September 4, 2012
Brussels mayor apologizes for ‘42 deportations but ‘won’t pass judgment’
The mayor of Brussels has apologized to the Jewish community for the municipality's Holocaust-era "role" in deporting Jews, but added he would "not pass judgment."
Speaking to a crowd of a few hundred people on Sunday at a ceremony at Brussels City Hall, Mayor Freddy Thielemans said, "I want to officially extend apologies in the name of the City of Brussels to the Jewish community."
He also said, "It is not my place to pass judgment but I of course acknowledge the role the municipality and political and administrative authorities in the City of Brussels played in the deportation of Jews."
If not for the registration of Jews by the Belgian city, the deportation of Jews from Brussels in 1942 "would have never had the same impact," Thielemans said. Complicit municipal authorities were therefore "partially responsible" for the result, he added.
Eli Ringer, the honorary chairman of the Forum of Jewish Organizations, which represents Flemish Belgian Jews, told JTA that this was the first formal recognition of complicity by a Brussels mayor.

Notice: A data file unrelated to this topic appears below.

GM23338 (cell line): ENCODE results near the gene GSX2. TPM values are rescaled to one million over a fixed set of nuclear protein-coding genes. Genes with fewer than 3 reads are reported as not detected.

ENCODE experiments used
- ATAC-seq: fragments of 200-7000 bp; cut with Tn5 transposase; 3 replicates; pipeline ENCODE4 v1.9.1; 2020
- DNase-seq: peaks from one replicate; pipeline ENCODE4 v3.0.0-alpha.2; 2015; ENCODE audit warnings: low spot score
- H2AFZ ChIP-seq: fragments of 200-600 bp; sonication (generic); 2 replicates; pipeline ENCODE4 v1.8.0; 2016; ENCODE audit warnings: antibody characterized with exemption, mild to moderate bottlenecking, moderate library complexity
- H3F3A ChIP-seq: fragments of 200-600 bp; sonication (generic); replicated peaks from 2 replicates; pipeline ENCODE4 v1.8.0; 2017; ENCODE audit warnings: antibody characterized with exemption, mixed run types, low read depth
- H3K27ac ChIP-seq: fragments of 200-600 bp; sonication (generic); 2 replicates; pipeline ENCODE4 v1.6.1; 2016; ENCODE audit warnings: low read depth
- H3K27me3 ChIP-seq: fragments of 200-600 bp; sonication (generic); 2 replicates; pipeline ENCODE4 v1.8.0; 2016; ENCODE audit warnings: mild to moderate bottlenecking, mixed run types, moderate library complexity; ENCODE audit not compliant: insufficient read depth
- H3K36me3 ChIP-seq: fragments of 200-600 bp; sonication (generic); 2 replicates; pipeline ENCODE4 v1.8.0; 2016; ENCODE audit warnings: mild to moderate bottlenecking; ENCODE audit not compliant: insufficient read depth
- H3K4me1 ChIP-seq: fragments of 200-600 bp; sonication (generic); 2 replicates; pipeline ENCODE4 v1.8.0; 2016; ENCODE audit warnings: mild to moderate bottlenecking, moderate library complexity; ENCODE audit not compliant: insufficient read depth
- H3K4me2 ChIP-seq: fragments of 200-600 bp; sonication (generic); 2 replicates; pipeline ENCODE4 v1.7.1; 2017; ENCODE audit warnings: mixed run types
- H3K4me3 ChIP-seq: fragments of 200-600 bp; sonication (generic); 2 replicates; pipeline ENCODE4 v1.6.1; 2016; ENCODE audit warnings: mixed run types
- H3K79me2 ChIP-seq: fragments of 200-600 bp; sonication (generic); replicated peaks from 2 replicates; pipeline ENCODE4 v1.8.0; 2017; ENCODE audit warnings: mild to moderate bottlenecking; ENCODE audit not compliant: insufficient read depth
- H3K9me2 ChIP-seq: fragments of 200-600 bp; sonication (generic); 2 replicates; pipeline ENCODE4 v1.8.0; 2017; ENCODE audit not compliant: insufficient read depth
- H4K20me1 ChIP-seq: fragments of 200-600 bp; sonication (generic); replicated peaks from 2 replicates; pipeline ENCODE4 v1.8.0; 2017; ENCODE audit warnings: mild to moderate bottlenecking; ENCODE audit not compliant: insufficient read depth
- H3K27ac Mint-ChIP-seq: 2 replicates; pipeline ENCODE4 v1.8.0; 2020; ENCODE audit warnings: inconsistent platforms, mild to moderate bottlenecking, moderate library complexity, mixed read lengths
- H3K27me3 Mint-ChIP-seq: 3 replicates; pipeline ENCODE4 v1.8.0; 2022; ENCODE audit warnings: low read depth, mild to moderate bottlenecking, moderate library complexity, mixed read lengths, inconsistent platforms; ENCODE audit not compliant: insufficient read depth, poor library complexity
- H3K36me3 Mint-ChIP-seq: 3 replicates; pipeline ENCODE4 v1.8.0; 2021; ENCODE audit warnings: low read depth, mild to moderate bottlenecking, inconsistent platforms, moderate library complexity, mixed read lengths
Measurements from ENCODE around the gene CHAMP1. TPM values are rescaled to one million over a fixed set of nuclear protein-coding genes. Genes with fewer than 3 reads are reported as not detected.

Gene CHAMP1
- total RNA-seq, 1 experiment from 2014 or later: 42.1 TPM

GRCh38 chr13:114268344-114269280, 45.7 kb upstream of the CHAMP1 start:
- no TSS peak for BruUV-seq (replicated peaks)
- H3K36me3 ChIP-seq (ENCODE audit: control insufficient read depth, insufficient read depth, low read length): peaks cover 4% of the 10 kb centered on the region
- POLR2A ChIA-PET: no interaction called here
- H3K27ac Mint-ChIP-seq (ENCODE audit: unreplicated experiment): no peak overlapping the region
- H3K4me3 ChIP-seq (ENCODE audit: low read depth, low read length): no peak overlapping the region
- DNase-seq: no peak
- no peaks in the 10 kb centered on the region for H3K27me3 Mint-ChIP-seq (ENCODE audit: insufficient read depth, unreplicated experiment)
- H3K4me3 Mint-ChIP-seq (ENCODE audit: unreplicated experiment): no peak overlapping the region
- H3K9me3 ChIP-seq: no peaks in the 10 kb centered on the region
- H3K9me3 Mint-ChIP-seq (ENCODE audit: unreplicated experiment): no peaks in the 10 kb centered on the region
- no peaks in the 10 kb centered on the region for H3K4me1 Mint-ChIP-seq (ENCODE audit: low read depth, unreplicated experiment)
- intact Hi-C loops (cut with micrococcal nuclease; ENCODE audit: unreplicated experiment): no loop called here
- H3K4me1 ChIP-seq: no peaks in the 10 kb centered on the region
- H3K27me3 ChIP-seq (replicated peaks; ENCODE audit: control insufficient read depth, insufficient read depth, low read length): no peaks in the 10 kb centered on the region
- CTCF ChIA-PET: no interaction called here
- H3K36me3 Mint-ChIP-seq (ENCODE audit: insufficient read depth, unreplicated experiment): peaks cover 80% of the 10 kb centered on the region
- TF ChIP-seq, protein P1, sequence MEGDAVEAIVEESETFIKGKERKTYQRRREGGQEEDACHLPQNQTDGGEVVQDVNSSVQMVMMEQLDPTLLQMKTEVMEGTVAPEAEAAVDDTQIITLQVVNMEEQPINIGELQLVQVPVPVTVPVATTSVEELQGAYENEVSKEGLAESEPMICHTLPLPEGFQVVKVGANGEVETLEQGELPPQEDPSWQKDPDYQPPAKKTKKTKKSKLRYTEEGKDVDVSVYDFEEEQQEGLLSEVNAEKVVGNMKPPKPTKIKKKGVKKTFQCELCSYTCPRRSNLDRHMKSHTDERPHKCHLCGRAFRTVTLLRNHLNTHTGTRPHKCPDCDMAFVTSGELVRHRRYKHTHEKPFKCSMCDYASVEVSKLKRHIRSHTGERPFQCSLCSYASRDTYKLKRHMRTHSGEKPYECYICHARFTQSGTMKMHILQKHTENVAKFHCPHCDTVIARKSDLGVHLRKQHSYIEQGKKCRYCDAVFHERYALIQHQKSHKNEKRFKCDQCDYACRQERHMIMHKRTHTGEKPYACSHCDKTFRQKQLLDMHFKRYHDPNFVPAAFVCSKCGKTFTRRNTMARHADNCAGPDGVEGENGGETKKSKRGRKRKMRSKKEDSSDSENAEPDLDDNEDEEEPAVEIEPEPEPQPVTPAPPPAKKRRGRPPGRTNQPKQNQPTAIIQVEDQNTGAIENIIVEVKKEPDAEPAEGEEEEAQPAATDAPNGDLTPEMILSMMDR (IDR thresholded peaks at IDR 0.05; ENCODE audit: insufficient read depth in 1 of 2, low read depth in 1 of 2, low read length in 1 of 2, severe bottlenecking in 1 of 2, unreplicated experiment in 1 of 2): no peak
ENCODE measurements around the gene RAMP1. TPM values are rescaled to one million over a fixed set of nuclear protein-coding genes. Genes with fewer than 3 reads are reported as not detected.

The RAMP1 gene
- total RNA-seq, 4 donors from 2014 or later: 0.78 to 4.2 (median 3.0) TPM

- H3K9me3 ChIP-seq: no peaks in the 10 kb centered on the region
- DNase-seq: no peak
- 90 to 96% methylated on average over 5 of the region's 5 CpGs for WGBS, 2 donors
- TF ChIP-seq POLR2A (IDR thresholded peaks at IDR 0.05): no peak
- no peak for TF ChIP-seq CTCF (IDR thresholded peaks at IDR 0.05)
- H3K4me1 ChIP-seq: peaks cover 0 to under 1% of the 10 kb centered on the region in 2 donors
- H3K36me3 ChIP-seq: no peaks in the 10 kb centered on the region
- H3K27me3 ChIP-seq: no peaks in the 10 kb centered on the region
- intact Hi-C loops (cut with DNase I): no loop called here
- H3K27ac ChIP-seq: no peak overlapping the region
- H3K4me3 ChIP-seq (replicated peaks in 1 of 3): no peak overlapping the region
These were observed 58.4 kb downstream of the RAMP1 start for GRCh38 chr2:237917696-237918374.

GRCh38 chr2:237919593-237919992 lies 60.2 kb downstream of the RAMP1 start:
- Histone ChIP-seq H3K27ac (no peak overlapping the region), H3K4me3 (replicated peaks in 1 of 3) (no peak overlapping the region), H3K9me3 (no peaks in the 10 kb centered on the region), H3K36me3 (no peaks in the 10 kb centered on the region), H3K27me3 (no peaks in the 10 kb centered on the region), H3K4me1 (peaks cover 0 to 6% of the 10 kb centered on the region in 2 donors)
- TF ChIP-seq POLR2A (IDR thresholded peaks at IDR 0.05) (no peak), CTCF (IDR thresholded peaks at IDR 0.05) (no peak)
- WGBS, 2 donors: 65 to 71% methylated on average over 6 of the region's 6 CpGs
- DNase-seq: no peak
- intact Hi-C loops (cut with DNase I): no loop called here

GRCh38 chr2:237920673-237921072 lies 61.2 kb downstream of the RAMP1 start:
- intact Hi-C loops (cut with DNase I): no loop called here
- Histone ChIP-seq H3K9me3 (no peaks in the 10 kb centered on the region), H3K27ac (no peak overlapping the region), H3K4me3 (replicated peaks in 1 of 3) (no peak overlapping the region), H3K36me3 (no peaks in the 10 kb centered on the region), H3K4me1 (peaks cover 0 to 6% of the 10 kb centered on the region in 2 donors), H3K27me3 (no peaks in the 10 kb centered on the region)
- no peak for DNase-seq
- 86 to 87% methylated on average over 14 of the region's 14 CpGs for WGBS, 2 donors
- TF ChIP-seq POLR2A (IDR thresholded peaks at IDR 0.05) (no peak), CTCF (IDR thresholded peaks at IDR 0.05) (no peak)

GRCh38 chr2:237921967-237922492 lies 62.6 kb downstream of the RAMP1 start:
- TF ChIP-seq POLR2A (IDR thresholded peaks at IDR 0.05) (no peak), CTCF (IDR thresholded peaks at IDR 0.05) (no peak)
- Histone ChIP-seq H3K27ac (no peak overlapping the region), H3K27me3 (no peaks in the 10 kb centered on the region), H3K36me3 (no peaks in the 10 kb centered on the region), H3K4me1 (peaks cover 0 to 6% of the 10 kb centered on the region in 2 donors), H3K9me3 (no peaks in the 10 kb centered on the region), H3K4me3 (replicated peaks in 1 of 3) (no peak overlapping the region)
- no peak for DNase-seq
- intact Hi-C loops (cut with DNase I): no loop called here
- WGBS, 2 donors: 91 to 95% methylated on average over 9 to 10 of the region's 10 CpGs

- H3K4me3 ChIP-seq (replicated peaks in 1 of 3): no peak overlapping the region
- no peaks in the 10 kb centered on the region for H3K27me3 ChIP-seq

Last month, Thielemans revised the invitation to the ceremony after Jewish leaders accused him of "rewriting history."
The invitation spoke of a ceremony in memory of "citizens of Brussels" who had been deported with "the participation of local authorities appointed by the occupying power during World War II."
The Association for the Memory of the Shoah complained to the media that the deportees were not "Brussels citizens" but Jews from all over Belgium, and that the authorities had been elected and not appointed by the Nazis, who merely kept the authorities in place after the German army invaded Belgium in 1940.
Dr. Eric Picard, a spokesman for the association, called the text "revisionist," according to the Belgian news agency Belga.
Joel Rubinfeld, co-chairman of the European Jewish Parliament, a new organization based in Brussels, told JTA that the mayor was "rewriting history."